Garlic planting day is one of my favorite days of the year; I love homegrown garlic THAT much!! It’s juicer with more flavor, and is sweeter with less bite compared to store bought. Besides adding flavor to dishes, garlic has many health benefits as well. Believe me when I say that we eat a lot of garlic. When I cook with it I go heavy handed and usually add 4 or 5 cloves to the pan. No one has ever complained that we smell like garlic, which is very surprising.
Growing garlic isn’t that difficult and doesn’t take up much space. Pests generally don’t bother this crop, so it’s easy to grow organically. I must warn you though, if you do chose to start growing your own, you'll never want to go back to store bought. I'm sure there are different planting routines depending on which grower you talk to. Below is Jamie's easy 4-step process, and he has never had a crop failure or problem. It takes him around 4 hours to plant 360 cloves of garlic within 9 rows, each 20 feet long.
Mid-October is the usual time to plant garlic in Connecticut. This article in Mother Earth News states, "In fall, plant cloves in well-drained beds after the first frost has passed and the soil is cool. Cloves can also be planted in late winter as soon as the soil thaws, but fall-planted garlic produces bigger, better bulbs."
Jamie has had success growing both hardneck and softneck varieties in our Zone 5 (he has also grown elephant "garlic", which is technically a variety of leek). However, for the past several years he's only planted hardneck varieties, which are the hardiest for cold weather zones. We buy our bulbs from a fellow in the area or from growers at the Garlic Festival held in Bethlehem each fall. If you don't have a Garlic Festival in your locale, you can order them online but be sure to look for garlic that was grown in your area or at least in your particular planting zone for best results. You can also grow the regular garlic that you get at the health food store or grocery store, but you probably won't find much variety and what they sell may not be right for your particular planting zone. Buying garlic from someone local is the best idea since it is already acclimated to your weather. We always buy organic garlic. Of course, if you grow enough and store it properly, you may have some leftover to replant for the following year.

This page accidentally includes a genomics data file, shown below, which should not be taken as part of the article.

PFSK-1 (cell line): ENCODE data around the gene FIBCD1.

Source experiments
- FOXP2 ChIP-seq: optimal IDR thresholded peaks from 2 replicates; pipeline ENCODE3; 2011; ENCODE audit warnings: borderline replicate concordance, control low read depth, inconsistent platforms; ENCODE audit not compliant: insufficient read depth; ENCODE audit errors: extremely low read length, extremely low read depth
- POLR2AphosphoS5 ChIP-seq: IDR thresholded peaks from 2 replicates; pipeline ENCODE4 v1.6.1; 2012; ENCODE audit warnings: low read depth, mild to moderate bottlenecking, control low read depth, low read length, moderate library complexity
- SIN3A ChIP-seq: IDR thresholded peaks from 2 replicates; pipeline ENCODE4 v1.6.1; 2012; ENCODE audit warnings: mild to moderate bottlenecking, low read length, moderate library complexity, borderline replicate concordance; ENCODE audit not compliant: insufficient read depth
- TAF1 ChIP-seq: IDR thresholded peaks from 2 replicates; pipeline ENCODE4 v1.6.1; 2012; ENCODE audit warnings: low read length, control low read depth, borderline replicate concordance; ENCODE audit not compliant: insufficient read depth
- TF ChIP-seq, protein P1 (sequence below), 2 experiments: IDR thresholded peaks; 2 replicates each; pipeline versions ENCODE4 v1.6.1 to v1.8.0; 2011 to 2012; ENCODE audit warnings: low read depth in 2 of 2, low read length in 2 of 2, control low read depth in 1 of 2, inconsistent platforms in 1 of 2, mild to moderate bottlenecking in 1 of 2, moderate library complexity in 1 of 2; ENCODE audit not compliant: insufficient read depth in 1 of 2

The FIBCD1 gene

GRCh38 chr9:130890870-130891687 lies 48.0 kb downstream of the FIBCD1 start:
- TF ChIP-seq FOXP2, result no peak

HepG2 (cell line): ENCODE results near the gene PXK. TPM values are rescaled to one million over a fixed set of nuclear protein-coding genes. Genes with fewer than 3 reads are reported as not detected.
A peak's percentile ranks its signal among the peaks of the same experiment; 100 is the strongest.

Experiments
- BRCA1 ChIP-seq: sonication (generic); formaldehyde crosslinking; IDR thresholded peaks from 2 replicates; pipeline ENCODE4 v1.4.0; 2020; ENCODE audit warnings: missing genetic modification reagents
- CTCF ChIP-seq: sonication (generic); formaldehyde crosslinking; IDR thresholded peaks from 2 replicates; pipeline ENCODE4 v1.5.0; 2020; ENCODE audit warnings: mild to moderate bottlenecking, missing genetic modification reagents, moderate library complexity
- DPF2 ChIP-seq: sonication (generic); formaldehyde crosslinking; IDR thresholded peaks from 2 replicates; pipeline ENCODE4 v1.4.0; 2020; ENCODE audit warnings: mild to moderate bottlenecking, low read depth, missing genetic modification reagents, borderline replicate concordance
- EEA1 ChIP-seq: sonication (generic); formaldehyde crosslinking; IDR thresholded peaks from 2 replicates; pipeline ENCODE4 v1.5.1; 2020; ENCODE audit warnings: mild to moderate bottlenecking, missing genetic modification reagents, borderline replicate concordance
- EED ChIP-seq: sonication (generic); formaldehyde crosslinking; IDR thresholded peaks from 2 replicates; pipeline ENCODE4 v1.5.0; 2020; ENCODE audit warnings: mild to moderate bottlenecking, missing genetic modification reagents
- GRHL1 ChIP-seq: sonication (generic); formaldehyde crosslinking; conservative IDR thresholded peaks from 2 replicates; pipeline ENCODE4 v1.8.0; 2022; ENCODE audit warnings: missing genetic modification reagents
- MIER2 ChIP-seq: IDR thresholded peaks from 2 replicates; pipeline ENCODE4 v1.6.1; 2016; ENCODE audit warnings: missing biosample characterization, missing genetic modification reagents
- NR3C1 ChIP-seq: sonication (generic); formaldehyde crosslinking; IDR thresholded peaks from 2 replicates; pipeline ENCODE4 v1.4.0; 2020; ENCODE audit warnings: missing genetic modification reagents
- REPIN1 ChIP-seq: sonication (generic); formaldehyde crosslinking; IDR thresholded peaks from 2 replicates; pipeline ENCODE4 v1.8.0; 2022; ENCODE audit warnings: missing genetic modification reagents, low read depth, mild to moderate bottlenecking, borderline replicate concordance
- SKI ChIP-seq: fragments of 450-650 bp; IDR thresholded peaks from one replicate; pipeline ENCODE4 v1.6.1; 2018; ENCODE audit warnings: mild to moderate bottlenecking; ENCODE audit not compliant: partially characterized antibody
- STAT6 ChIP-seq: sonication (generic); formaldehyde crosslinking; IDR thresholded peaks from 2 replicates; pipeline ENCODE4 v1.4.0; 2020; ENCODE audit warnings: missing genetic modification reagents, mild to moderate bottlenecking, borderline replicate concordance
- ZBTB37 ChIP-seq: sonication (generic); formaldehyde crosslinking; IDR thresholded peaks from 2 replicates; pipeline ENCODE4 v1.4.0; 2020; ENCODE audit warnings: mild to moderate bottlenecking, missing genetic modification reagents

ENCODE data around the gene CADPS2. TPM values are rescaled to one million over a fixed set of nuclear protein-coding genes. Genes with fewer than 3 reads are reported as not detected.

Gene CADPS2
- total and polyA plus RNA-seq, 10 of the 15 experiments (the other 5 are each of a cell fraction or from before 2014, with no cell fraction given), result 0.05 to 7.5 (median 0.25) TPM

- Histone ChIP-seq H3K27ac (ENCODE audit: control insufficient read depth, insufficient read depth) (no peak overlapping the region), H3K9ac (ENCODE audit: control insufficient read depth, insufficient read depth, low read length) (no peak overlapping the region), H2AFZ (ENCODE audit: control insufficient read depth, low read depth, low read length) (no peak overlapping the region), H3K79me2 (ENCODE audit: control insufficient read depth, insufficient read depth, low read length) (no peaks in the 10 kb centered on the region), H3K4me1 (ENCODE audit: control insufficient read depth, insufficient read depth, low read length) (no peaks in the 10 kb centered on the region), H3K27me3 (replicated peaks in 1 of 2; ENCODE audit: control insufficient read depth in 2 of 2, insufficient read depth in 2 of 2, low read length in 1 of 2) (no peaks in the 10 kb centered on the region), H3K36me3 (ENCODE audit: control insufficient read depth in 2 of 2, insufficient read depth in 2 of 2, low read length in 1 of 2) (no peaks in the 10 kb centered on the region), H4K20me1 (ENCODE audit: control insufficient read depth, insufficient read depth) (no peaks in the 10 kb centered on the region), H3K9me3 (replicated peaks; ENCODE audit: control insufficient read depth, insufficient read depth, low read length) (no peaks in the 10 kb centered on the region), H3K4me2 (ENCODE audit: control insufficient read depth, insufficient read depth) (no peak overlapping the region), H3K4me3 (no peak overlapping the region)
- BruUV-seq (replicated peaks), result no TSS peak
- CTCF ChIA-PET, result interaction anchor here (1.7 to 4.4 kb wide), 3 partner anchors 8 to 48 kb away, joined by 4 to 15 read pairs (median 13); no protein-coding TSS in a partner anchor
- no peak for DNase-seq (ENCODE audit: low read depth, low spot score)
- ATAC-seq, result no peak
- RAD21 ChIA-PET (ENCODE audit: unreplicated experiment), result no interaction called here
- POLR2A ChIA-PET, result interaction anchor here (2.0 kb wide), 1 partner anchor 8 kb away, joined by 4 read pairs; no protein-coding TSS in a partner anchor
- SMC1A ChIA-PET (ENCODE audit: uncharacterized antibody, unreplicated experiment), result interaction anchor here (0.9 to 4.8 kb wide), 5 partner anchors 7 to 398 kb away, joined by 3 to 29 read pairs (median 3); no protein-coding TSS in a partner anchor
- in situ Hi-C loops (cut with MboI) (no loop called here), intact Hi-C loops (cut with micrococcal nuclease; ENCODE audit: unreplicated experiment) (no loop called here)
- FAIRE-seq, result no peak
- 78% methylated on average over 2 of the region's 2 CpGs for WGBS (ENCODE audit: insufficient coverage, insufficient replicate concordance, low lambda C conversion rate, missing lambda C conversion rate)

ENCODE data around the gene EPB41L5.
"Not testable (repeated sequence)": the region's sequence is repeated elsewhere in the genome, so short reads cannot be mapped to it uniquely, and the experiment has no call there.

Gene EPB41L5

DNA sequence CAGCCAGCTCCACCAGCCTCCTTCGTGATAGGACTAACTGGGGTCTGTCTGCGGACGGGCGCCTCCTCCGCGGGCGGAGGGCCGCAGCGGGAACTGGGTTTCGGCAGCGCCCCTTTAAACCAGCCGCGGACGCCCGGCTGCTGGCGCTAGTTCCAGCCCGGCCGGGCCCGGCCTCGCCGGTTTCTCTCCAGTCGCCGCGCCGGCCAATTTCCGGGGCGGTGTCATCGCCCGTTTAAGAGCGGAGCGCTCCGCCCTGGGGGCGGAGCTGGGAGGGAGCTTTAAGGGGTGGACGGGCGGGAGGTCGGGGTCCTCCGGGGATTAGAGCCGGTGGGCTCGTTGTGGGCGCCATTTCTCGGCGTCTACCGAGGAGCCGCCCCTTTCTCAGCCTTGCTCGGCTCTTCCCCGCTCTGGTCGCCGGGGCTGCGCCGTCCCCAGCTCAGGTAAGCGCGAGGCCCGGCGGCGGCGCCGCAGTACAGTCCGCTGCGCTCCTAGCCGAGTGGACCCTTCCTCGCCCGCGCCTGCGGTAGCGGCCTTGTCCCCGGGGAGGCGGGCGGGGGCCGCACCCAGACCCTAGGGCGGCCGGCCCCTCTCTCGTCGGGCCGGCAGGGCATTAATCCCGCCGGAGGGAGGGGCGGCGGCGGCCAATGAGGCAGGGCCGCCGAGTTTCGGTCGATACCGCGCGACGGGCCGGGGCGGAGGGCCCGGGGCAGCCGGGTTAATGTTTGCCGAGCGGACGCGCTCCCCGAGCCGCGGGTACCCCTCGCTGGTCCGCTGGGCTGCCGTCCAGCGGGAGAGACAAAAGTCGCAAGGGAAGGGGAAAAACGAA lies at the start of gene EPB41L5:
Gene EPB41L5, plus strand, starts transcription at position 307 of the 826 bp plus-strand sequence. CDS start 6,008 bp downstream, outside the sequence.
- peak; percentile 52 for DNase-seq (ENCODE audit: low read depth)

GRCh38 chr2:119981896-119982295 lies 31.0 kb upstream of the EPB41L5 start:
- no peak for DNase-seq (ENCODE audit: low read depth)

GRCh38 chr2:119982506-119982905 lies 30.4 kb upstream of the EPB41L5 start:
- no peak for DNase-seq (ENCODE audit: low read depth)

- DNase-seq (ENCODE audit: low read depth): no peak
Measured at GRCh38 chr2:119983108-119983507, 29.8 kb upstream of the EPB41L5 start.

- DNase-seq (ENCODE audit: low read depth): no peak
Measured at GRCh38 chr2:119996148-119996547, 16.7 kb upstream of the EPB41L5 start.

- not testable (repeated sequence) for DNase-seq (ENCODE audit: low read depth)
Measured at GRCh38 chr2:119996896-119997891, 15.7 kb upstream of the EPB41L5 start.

Bulb refers to the whole head of garlic
Clove refers to the individual "toe"
1. SOAK THE BULBS
Jamie starts by mixing up a smelly concoction to soak the bulbs in: 2 quarts of water, 2+ capfuls of fish emulsion, and 2 tablespoons of baking soda. Liquid kelp can be substituted for fish emulsion. Whether buying fish emulsion or liquid kelp, look for all natural, no chemical formulas. Jamie buys his from Garden's Alive. Soak the whole bulbs for an hour or more. Jamie always pre-soaks, but I know that there are also successful growers that skip this step